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Using Form to submit blog data

  1. My goal is to use GF to make it easier for people to submit their posts to my blog. Let's face it the standard formatting in WP is a bit quirky especially for the computer ... challenged. Most of the demographic that use my current message forum are older and most would bail in a second if they had to use the standard WP setup to post anything.

    I know that by using GF will definately simplify the process and make it much easier for people to post their information. If someone could give me a idea on how to set it up so the form page will input to individual post from each person on the blog. An example of what I would like the page to look like after submission is:

    Thanks in advance for any help.

    Posted 12 years ago on Thursday November 26, 2009 | Permalink
  2. Btw, I've been rtfm and playing with this for quite a while. There is some setting that I havn't found that will parse the form page data. Right now the form information does show up on the "Entries" section of the Forms menu on the left.

    I just wanted to clarify a bit and let you know that I really have read and tried to look for a solution before posting here.

    Posted 12 years ago on Thursday November 26, 2009 | Permalink
  3. Dirk, you can use the post field functionality to get you pretty close to the page you referenced as an example.

    You'll need a post body field and category field in your form as those are required to create a post. I quickly set up a form similar to yours and worked from there.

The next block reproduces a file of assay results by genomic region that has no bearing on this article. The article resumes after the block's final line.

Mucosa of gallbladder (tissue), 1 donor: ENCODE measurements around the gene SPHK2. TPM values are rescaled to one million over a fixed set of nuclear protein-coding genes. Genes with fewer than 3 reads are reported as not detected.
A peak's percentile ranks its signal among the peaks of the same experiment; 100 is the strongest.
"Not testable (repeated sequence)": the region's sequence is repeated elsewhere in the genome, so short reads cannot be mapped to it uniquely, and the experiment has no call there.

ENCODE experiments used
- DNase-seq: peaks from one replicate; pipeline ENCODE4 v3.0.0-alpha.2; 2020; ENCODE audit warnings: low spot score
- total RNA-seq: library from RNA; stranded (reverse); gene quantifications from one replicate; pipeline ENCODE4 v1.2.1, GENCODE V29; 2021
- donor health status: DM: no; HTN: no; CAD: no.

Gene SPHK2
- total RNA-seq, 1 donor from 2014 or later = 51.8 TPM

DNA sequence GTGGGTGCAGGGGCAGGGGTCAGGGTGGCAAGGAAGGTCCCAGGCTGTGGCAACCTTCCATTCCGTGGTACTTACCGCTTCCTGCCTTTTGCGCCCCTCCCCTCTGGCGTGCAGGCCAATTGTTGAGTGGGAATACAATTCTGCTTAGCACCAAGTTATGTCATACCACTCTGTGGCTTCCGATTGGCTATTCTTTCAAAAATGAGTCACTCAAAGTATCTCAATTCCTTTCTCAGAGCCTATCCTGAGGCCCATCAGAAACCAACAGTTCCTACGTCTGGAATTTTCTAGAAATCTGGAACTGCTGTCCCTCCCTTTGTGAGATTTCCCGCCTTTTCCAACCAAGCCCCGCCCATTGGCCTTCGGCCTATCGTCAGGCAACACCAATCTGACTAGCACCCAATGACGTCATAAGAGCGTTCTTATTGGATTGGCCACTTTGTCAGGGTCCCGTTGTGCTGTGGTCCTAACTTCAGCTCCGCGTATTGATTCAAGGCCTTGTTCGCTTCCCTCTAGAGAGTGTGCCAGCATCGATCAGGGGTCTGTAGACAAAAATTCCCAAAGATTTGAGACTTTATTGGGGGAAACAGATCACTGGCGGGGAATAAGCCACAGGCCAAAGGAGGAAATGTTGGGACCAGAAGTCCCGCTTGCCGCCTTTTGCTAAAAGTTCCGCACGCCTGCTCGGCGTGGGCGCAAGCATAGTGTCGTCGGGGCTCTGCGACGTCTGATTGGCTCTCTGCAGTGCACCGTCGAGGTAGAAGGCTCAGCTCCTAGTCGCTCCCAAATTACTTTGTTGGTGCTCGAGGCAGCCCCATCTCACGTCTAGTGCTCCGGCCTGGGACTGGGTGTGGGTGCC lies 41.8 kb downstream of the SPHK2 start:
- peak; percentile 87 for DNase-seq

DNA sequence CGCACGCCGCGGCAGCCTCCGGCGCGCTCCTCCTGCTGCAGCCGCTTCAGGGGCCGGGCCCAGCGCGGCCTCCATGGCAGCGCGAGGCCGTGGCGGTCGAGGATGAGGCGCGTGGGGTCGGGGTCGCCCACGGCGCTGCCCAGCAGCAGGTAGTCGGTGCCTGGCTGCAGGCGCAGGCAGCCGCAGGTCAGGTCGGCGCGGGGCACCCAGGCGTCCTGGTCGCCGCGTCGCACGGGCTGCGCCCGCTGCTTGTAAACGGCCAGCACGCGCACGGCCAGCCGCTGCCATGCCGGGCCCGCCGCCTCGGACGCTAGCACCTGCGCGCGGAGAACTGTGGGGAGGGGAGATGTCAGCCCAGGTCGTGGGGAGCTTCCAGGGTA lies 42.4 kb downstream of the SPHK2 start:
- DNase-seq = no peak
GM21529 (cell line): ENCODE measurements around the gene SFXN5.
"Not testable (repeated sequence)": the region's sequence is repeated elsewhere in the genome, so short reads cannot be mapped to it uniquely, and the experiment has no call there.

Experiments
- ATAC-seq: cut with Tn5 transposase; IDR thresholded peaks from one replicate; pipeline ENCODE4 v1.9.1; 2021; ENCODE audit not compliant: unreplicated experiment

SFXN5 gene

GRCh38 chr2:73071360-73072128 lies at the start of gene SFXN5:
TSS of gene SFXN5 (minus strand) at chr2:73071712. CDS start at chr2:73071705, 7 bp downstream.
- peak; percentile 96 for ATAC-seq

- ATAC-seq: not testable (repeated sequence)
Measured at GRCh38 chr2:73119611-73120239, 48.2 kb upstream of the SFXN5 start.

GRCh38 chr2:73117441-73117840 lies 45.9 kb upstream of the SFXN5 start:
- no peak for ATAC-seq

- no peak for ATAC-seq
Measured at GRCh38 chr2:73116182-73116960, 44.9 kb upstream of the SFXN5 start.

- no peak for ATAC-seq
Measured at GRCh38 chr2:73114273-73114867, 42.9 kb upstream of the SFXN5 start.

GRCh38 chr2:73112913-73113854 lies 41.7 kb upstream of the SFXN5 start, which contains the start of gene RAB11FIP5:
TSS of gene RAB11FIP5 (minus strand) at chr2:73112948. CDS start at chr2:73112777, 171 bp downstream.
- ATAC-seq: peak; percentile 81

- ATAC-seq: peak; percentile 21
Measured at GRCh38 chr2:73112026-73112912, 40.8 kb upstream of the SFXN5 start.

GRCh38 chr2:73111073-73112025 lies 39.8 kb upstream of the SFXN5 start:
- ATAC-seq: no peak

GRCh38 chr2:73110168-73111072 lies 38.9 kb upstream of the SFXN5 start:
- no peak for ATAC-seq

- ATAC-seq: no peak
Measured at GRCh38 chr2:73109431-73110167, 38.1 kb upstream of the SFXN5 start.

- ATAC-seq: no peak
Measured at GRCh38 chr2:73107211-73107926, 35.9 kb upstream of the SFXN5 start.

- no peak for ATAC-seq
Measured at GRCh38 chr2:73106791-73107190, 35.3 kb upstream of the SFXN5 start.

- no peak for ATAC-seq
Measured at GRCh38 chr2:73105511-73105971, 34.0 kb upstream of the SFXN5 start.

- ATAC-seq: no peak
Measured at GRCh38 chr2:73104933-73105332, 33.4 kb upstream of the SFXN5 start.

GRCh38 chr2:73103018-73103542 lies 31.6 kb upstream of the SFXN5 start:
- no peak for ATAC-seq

form screenshot

    to add multiple images to a post, we'll use the built in WP gallery functionality. You can go back and add this in the editor after the post has been created by adding the [gallery] shortcode, or you can embed the shortcode into your single.php file something like the example below.. I chose to put the gallery below the post content.

    <div class="post-content">
        <?php the_content('Read the rest of this entry &raquo;'); ?>
        <?php echo do_shortcode("[gallery]"); ?>

    Once that's placed in the file where you want it, it will embed the gallery of images that are associated with that post. The default styling has the images on top and captions below, but to emulate your example a little better, I used a little CSS to override the default styles.

    /*restyle default gallery ---------*/ {float:left; margin-right:15px; clear:both; overflow:hidden; width:100%!important} {float:left; padding:6px!important} {margin-left:180px!important; padding:6px 0 0 0; text-align:left!important; line-height:150%}

    So, after all that's done, this is the end result.

    post screenshot

    Hopefully, that will get you going in the right direction. Once you're up and running, you might be interested in a related post on adding a WYSIWYG editor to the post form.

    One last note, there are a variety of options you can use with the gallery shortcode, you can find out more about that on the WordPress codex site.

    Posted 12 years ago on Thursday November 26, 2009 | Permalink